1911 Encyclopædia Britannica/Smith
|←Smith, Sir William Sidney||1911 Encyclopædia Britannica, Volume 25
|See also Metalsmith on Wikipedia; and our 1911 Encyclopædia Britannica disclaimer.|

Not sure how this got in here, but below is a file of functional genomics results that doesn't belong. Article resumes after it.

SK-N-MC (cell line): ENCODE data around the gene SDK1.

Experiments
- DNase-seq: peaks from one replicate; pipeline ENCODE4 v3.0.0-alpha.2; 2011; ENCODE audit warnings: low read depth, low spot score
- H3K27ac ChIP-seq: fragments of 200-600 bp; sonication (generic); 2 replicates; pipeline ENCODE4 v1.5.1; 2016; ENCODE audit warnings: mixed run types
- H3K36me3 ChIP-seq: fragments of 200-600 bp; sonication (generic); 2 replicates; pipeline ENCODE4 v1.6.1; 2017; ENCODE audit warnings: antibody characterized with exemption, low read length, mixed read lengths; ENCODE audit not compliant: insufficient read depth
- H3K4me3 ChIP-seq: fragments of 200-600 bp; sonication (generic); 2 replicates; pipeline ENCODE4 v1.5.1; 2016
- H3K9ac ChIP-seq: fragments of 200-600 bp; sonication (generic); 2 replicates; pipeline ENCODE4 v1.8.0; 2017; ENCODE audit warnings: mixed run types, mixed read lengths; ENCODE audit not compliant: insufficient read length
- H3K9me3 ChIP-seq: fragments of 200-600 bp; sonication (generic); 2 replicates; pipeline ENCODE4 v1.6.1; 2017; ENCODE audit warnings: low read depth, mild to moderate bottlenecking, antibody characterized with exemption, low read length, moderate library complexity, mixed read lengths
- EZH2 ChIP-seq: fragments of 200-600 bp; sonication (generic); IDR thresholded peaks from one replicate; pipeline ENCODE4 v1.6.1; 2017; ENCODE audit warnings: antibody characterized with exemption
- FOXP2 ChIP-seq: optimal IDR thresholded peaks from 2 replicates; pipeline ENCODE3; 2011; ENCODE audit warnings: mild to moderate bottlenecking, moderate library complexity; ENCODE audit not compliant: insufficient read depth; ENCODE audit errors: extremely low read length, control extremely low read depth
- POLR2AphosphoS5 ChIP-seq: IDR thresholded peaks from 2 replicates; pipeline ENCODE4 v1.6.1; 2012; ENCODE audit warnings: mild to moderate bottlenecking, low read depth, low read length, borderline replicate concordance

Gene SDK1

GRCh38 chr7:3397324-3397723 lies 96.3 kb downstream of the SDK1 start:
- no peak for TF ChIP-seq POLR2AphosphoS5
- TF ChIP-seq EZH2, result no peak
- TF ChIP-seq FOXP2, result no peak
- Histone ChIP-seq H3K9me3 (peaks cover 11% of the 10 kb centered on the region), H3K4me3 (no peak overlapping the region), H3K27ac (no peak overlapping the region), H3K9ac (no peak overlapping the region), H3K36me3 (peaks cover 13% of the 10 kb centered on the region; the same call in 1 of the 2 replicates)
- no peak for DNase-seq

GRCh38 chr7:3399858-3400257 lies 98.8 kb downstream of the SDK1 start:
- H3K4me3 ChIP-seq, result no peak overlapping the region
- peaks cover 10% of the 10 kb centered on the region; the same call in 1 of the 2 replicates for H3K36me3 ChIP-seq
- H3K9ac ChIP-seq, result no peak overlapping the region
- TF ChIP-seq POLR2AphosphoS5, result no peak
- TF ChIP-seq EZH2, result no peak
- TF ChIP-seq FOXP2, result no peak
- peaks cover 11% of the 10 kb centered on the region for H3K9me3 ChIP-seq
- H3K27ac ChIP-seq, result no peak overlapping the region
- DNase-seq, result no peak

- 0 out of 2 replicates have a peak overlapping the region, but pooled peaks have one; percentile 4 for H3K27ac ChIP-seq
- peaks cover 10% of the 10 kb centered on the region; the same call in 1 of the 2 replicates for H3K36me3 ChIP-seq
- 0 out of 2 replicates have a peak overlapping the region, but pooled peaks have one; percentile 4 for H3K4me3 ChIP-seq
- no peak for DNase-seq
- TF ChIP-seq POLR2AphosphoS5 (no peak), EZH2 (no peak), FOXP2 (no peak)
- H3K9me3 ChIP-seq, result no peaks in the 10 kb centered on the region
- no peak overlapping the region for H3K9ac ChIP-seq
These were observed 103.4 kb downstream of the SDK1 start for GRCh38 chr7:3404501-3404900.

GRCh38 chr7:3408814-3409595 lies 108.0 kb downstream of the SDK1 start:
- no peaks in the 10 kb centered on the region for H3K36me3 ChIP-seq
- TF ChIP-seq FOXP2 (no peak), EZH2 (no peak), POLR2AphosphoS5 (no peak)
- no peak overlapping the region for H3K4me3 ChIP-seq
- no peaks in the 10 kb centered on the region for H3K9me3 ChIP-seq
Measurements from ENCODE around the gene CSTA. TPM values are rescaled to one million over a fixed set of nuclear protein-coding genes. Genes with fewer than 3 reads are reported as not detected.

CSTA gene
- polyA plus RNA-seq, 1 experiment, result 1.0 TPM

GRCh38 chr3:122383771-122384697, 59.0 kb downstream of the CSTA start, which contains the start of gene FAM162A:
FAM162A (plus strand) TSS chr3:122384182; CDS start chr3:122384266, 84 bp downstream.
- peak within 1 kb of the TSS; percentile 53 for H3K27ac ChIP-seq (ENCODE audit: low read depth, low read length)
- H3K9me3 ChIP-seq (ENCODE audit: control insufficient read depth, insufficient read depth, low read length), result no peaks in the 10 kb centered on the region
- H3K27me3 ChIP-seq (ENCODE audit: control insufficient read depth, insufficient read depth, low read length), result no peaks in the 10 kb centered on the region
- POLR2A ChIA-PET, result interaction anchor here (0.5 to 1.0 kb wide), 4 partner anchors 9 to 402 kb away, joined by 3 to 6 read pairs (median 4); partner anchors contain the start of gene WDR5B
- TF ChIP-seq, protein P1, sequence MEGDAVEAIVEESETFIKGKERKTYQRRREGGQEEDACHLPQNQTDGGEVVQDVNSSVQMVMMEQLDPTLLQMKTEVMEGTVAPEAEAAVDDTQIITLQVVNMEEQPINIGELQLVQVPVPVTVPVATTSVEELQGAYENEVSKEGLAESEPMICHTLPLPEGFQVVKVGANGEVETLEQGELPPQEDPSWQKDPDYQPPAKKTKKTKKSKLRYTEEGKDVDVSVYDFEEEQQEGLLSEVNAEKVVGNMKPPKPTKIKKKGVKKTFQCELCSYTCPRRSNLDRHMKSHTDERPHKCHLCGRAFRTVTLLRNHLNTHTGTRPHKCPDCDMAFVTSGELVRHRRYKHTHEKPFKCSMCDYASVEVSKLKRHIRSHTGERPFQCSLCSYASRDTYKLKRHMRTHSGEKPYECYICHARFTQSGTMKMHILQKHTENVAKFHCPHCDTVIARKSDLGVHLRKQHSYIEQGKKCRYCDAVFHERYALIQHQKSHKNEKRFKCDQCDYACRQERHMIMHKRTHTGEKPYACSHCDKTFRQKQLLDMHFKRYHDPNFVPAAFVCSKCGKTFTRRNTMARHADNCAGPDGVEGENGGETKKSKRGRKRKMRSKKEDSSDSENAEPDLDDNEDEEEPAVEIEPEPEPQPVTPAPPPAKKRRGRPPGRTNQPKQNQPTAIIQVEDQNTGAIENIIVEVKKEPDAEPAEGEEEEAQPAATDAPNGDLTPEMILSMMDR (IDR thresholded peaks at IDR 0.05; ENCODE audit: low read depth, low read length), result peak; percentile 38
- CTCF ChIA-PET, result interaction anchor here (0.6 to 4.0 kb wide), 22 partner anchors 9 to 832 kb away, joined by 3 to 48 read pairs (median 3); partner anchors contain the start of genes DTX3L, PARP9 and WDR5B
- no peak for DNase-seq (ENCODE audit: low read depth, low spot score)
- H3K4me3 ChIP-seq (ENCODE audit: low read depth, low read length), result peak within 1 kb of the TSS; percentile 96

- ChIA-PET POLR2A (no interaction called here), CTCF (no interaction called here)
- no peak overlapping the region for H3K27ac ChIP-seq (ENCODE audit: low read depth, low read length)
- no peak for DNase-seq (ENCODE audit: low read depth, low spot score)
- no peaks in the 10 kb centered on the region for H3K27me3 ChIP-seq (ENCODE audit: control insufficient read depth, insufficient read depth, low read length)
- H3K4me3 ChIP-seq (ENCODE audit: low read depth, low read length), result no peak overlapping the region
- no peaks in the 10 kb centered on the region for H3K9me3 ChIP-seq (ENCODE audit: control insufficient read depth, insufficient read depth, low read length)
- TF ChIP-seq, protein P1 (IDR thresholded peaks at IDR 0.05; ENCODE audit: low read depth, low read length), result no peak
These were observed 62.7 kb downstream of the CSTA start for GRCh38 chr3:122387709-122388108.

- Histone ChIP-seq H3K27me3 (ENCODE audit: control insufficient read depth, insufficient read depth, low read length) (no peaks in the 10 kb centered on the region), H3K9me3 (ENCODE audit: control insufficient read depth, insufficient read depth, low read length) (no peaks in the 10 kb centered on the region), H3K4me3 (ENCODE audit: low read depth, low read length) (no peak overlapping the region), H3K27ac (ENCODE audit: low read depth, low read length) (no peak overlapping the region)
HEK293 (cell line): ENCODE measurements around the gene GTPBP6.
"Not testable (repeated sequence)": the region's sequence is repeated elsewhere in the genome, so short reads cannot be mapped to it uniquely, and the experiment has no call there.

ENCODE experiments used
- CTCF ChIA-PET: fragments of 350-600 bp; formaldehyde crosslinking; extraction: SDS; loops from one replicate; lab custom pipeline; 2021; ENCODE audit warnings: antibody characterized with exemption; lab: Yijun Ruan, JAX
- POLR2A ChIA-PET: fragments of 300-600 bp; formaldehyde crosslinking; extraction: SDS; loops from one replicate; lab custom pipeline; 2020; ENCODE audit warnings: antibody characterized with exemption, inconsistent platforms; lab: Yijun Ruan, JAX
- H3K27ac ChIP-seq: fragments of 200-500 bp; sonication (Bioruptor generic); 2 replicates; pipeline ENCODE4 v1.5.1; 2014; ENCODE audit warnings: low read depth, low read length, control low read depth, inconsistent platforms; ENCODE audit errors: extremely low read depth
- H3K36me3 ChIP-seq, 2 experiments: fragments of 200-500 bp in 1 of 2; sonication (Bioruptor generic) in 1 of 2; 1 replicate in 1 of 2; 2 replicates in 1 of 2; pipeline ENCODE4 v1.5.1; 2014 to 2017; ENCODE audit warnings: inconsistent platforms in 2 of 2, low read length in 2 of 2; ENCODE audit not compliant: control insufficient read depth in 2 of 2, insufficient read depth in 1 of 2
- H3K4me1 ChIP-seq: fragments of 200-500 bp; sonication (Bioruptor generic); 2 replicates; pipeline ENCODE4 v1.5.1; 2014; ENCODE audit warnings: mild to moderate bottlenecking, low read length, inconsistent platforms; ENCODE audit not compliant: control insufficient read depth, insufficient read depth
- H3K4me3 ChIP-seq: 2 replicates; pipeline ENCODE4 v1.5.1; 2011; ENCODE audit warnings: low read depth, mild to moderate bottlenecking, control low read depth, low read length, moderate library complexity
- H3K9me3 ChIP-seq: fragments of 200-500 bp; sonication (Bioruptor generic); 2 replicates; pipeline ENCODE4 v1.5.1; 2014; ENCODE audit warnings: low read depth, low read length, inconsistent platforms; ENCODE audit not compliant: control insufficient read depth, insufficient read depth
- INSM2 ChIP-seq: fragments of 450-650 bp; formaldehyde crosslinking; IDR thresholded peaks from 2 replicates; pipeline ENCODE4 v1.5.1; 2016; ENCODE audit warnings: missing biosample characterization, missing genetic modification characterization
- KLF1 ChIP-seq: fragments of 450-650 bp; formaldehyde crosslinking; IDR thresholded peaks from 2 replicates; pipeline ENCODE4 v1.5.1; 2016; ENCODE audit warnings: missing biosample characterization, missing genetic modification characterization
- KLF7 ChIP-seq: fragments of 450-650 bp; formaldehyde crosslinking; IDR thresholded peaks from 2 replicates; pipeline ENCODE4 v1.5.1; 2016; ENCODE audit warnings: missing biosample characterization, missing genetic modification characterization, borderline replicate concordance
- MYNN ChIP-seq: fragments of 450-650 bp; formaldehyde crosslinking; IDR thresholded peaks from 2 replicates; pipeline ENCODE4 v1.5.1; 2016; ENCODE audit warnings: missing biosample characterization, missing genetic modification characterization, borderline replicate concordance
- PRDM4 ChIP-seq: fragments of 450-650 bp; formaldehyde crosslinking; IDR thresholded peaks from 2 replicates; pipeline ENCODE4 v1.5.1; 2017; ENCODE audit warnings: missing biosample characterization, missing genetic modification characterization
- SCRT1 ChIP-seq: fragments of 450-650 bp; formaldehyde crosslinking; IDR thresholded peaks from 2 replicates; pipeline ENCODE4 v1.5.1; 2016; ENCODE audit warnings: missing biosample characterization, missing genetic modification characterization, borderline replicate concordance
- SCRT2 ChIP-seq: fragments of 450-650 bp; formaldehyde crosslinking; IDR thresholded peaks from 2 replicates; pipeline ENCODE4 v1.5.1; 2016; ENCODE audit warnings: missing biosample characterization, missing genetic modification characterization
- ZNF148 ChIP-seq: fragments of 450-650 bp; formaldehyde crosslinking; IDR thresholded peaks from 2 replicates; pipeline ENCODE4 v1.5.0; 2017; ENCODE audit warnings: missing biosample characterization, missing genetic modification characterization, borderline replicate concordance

SMITH, a worker in metals. The O. Eng. smid, Du. smid, Ger. Schmied, &c., are from an obsolete Teut. verb smeithan, to forge. The root is seen in Gr. σμίλη, a graver's tool. It is apparently not connected with “smooth,” where an original m has been lost. There is no foundation for the old etymological guess which identifies “smith” with “to smite,” as the one who smites or beats iron. When used without such qualification as appears in “goldsmith,” “silversmith,” &c., the term means a worker in iron, especially as indicating a “blacksmith,” one who forges iron, as opposed to “whitesmith,” the finisher and polisher of iron, or “tinsmith,” a worker in tin. The word has originated one of the commonest of English surnames, sometimes taking various archaic forms (Smyth, Smythe, Smigth, &c.; also German Schmidt).